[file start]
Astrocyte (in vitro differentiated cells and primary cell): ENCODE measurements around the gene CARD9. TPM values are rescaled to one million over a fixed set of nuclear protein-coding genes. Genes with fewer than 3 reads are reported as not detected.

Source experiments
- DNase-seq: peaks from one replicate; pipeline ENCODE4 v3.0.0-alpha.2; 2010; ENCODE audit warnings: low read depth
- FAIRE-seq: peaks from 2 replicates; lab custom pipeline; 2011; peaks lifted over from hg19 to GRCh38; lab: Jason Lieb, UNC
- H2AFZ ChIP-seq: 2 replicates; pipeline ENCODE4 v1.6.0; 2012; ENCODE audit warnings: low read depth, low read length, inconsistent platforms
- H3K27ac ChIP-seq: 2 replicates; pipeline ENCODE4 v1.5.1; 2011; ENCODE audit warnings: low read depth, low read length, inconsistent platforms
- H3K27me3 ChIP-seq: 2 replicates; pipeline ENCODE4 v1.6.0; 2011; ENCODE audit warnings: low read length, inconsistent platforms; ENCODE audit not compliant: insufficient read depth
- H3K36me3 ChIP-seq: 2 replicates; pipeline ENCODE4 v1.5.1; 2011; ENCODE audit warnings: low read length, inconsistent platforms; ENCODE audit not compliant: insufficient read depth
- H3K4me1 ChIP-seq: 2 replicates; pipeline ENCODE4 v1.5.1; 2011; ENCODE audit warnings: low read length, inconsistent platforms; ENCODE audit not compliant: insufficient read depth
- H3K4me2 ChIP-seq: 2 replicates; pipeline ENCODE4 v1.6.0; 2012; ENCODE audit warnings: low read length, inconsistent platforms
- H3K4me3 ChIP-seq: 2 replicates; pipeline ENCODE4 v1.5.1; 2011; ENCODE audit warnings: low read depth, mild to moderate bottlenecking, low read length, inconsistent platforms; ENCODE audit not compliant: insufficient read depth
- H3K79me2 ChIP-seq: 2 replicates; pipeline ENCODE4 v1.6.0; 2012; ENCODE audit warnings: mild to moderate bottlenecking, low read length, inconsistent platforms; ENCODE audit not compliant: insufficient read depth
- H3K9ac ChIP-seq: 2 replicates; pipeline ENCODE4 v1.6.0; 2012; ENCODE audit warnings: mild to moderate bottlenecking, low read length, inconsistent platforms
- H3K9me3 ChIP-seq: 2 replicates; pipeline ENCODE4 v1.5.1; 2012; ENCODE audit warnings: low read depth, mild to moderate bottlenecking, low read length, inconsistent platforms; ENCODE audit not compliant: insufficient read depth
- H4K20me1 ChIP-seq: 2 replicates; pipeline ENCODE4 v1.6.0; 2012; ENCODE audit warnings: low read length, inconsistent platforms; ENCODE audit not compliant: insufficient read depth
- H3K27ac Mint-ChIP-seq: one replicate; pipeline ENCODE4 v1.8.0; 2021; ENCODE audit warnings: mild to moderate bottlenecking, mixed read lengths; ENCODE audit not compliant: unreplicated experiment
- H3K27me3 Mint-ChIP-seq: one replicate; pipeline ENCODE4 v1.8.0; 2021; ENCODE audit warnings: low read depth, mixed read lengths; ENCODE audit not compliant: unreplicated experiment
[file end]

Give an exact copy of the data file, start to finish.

Astrocyte (in vitro differentiated cells and primary cell): ENCODE measurements around the gene CARD9. TPM values are rescaled to one million over a fixed set of nuclear protein-coding genes. Genes with fewer than 3 reads are reported as not detected.

Source experiments
- DNase-seq: peaks from one replicate; pipeline ENCODE4 v3.0.0-alpha.2; 2010; ENCODE audit warnings: low read depth
- FAIRE-seq: peaks from 2 replicates; lab custom pipeline; 2011; peaks lifted over from hg19 to GRCh38; lab: Jason Lieb, UNC
- H2AFZ ChIP-seq: 2 replicates; pipeline ENCODE4 v1.6.0; 2012; ENCODE audit warnings: low read depth, low read length, inconsistent platforms
- H3K27ac ChIP-seq: 2 replicates; pipeline ENCODE4 v1.5.1; 2011; ENCODE audit warnings: low read depth, low read length, inconsistent platforms
- H3K27me3 ChIP-seq: 2 replicates; pipeline ENCODE4 v1.6.0; 2011; ENCODE audit warnings: low read length, inconsistent platforms; ENCODE audit not compliant: insufficient read depth
- H3K36me3 ChIP-seq: 2 replicates; pipeline ENCODE4 v1.5.1; 2011; ENCODE audit warnings: low read length, inconsistent platforms; ENCODE audit not compliant: insufficient read depth
- H3K4me1 ChIP-seq: 2 replicates; pipeline ENCODE4 v1.5.1; 2011; ENCODE audit warnings: low read length, inconsistent platforms; ENCODE audit not compliant: insufficient read depth
- H3K4me2 ChIP-seq: 2 replicates; pipeline ENCODE4 v1.6.0; 2012; ENCODE audit warnings: low read length, inconsistent platforms
- H3K4me3 ChIP-seq: 2 replicates; pipeline ENCODE4 v1.5.1; 2011; ENCODE audit warnings: low read depth, mild to moderate bottlenecking, low read length, inconsistent platforms; ENCODE audit not compliant: insufficient read depth
- H3K79me2 ChIP-seq: 2 replicates; pipeline ENCODE4 v1.6.0; 2012; ENCODE audit warnings: mild to moderate bottlenecking, low read length, inconsistent platforms; ENCODE audit not compliant: insufficient read depth
- H3K9ac ChIP-seq: 2 replicates; pipeline ENCODE4 v1.6.0; 2012; ENCODE audit warnings: mild to moderate bottlenecking, low read length, inconsistent platforms
- H3K9me3 ChIP-seq: 2 replicates; pipeline ENCODE4 v1.5.1; 2012; ENCODE audit warnings: low read depth, mild to moderate bottlenecking, low read length, inconsistent platforms; ENCODE audit not compliant: insufficient read depth
- H4K20me1 ChIP-seq: 2 replicates; pipeline ENCODE4 v1.6.0; 2012; ENCODE audit warnings: low read length, inconsistent platforms; ENCODE audit not compliant: insufficient read depth
- H3K27ac Mint-ChIP-seq: one replicate; pipeline ENCODE4 v1.8.0; 2021; ENCODE audit warnings: mild to moderate bottlenecking, mixed read lengths; ENCODE audit not compliant: unreplicated experiment
- H3K27me3 Mint-ChIP-seq: one replicate; pipeline ENCODE4 v1.8.0; 2021; ENCODE audit warnings: low read depth, mixed read lengths; ENCODE audit not compliant: unreplicated experiment